The latest Middle Market Power Index finds that while middle-market companies make up less than 1 percent of all U.S. businesses, they contribute about one in four dollars (27 percent) and employ a little more than a quarter of U.S. workers (27 percent) in the private sector. Overall, the report found, middle-market companies were also responsible for more than half (51.7 percent) of the 51.8 million new jobs that have been created in the U.S. since 2011.
“These companies are clearly growth-oriented and are indicative of where the economy may outperform in the years ahead,” said Nalanda Matia, lead economist at Dun & Bradstreet, in the release. —Mickey Meece
Taste of Louisville launches its first mobile application
Mobile applications for events seem to be becoming a must-have.
The organization worked with local company V-Soft Consulting to create the app, which allows event guests to vote for their favorite of the more than 50 participating restaurants, learn about the restaurants and receive special discounts.
Those who download the mobile app also can enter to win dinner each month for a year from participating restaurants.
Taste of Louisville is scheduled for Oct. 18 this year at Bowman Field. Tickets are $65, and the event benefits Home of the Innocents, Jill’s Wish and the restaurant association. Those with the app can get $10 off the ticket price. —Caitlin Bowling
Behold the Birthday Bourbon, which Old Forester promises will be more of this year
It’s almost Birthday Bourbon time, and this year, Old Forester says there will be more of the limited-edition special release, especially for those of us in Kentucky. Does that mean you’ll see bottles on the shelves of liquor stores when you walk in? Well, it all depends on luck, since the release is always in such high demand.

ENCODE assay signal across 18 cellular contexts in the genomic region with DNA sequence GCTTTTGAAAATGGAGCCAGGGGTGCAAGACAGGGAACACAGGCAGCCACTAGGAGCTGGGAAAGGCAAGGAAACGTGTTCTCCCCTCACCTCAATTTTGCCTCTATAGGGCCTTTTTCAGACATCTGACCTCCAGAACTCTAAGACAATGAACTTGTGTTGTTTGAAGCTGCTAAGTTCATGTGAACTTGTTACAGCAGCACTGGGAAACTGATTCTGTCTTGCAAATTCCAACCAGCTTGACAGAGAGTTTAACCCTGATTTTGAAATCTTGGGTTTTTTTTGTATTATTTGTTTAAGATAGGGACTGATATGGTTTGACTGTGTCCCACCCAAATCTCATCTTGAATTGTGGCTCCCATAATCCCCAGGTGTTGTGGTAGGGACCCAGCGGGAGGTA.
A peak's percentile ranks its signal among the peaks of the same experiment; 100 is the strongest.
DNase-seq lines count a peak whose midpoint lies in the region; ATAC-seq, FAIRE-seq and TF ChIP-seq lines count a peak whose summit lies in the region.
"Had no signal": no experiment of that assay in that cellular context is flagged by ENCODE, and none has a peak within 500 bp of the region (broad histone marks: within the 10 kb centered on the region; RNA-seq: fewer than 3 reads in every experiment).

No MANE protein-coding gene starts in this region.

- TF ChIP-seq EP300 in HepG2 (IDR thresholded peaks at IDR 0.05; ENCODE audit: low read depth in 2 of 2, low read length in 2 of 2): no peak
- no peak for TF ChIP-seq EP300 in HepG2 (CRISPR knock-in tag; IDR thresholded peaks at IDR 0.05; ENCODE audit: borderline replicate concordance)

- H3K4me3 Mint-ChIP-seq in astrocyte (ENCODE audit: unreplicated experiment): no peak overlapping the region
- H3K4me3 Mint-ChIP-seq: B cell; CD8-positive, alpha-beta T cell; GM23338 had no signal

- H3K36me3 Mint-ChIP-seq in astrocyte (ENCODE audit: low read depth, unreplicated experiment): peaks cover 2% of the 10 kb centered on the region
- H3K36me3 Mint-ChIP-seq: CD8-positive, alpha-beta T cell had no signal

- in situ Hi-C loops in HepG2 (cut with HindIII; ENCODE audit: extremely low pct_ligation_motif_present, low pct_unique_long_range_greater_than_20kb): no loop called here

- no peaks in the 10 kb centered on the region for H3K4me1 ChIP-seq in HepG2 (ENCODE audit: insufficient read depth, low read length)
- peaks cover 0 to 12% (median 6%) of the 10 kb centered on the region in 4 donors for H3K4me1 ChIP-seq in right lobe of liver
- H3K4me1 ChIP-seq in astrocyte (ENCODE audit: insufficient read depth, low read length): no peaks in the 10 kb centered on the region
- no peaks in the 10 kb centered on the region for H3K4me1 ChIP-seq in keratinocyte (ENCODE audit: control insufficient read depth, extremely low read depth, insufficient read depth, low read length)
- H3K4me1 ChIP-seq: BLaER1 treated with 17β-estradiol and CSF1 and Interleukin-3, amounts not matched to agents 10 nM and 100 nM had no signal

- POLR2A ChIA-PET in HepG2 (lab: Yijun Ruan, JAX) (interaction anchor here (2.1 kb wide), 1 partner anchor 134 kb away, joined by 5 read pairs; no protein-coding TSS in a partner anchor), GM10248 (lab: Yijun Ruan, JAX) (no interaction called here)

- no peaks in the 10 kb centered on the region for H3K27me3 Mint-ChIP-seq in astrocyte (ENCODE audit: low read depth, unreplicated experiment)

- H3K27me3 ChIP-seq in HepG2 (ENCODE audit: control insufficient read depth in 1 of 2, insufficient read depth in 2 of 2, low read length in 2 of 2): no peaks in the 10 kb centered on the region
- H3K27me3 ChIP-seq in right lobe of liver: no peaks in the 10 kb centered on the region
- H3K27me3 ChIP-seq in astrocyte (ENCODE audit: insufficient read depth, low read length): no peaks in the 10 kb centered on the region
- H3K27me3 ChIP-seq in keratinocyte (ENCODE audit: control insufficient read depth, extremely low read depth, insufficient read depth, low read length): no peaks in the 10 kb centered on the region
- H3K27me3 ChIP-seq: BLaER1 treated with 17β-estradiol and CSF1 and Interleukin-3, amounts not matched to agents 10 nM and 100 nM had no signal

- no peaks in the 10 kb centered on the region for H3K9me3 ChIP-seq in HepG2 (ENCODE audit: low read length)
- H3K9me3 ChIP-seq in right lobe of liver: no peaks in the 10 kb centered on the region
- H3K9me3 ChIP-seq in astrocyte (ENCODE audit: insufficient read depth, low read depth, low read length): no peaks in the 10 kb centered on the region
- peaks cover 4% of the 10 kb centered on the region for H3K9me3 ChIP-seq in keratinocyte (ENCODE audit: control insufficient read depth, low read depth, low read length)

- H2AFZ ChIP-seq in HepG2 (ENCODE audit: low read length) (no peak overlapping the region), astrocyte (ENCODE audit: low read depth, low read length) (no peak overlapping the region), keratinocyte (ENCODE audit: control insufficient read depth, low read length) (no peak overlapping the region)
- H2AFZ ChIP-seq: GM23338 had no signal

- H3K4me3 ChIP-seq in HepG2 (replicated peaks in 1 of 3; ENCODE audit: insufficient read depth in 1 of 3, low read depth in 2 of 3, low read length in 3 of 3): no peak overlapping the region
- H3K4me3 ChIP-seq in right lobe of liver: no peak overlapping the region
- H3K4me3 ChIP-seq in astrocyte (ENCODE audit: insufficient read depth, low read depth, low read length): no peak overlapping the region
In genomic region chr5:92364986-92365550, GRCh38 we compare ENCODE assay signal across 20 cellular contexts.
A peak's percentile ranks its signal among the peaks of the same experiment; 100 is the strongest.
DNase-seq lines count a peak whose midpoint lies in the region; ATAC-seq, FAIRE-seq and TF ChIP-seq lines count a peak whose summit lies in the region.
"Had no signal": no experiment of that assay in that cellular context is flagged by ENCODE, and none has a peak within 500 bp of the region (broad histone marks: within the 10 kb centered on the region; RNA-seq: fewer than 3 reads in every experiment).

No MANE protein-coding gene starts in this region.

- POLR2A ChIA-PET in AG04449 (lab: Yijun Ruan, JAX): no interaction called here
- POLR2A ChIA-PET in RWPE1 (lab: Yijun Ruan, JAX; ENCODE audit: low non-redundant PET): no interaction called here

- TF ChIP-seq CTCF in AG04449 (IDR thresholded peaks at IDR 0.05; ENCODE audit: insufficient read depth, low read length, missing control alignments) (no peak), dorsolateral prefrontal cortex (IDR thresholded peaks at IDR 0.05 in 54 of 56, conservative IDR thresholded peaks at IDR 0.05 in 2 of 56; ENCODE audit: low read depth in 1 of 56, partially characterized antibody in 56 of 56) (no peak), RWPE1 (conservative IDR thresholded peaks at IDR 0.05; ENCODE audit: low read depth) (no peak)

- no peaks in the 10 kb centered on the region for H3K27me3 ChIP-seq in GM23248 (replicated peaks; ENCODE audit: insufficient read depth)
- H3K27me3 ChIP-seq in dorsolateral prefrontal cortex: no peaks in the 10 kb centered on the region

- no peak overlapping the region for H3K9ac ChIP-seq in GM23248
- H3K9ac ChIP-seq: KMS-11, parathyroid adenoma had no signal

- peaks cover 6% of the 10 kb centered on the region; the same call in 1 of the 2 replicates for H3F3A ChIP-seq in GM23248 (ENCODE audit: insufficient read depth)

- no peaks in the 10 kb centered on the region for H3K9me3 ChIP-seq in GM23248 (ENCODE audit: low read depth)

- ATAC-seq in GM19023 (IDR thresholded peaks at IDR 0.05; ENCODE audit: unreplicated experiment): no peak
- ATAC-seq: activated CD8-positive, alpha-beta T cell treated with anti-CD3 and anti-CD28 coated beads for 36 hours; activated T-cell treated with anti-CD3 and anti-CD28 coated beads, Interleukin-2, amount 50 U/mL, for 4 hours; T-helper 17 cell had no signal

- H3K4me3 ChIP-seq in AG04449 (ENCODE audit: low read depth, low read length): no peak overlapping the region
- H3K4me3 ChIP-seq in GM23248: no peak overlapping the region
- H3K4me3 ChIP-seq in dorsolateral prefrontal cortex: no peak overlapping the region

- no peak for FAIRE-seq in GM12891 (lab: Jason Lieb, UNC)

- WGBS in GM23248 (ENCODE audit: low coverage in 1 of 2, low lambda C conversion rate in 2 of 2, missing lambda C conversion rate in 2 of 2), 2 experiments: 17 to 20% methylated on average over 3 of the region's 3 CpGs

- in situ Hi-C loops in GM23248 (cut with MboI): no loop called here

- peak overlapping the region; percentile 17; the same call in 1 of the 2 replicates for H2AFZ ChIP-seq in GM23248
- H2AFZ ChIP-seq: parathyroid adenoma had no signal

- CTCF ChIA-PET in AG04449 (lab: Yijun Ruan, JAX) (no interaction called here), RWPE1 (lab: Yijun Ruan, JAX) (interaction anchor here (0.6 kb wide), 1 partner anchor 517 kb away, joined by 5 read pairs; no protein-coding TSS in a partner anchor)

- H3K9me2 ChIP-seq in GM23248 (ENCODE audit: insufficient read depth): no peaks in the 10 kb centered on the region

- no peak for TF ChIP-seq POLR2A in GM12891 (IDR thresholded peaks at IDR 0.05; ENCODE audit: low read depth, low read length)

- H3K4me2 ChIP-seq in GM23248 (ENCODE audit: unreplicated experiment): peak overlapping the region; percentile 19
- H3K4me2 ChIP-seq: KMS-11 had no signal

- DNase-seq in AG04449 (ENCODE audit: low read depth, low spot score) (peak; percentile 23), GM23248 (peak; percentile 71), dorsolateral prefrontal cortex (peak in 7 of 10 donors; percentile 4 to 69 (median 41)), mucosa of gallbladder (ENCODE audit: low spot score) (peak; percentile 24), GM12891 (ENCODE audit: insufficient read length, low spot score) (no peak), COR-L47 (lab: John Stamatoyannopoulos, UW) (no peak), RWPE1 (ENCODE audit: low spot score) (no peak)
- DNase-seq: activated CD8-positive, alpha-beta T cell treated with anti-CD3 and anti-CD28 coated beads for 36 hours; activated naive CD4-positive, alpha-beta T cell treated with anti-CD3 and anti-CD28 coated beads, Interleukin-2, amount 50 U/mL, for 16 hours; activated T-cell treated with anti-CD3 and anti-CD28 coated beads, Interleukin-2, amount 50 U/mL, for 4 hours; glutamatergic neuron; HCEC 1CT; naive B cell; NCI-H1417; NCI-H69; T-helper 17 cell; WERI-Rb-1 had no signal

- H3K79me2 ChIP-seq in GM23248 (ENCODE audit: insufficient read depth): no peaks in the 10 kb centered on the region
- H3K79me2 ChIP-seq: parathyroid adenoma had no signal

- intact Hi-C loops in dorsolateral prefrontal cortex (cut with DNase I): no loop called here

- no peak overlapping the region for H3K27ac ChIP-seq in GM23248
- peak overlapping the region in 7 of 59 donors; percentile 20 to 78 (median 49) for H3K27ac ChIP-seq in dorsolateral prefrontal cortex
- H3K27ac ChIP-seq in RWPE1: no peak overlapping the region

If you’re not familiar, each September, Old Forester releases this special 12-year-old bourbon in honor of founder George Garvin Brown — whose huge mug is on the side of Merle’s Whiskey Kitchen.
This is the 17th year for the Birthday Bourbon, and is quite possibly the most unique. Why? Because there will actually be two different releases — one at 96 proof and one at 95.4.
The bourbon was drawn from different warehouses and floors in 2005, with 93 of the barrels maturing together on the fourth floor of the G warehouse, and the other 27 barrels hanging out on the fifth floor of K. The G guys yielded an extremely spice-forward taste, while the K barrels were sugary sweet.
But while some of the bourbon sat in a holding tank and was transferred to the bottling line, precious alcohol vapors were lost, causing the proof to come down to 95.4. So a majority will be 96 proof, but there will be a few 95.4 proof bottles out there, as noted on the front.
Florida and Georgia get the lower-proofed Birthday Bourbon, while the rest of the states get the 96-er. So what about us here in Bourbon Country? Well, we’re special — we get both, if we can find the on the shelf.
So how’s it taste? Jackie Zykan, Old Fo’s master taster, says the mix of the sugar and spice is quite nice.
“The common denominators in this year’s blend are chocolate and black pepper,” she says in a press release. “The finish is interesting, as it really ignites the perimeters of the palate and cascades off into a soft, dry floral bouquet.”
• IdeaFestival is taking nominations for the annual Orange Fork Awards, which are presented at the Taste (formerly Taste of Innovation) celebration during the festival. They are given in three possible categories, Health, Business and Community, the Orange Fork Award and celebrate “innovation, sustainability, inspiration and change initiation,” according to a news release. Nominations are due by Sep. 11 and may be emailed to [email protected]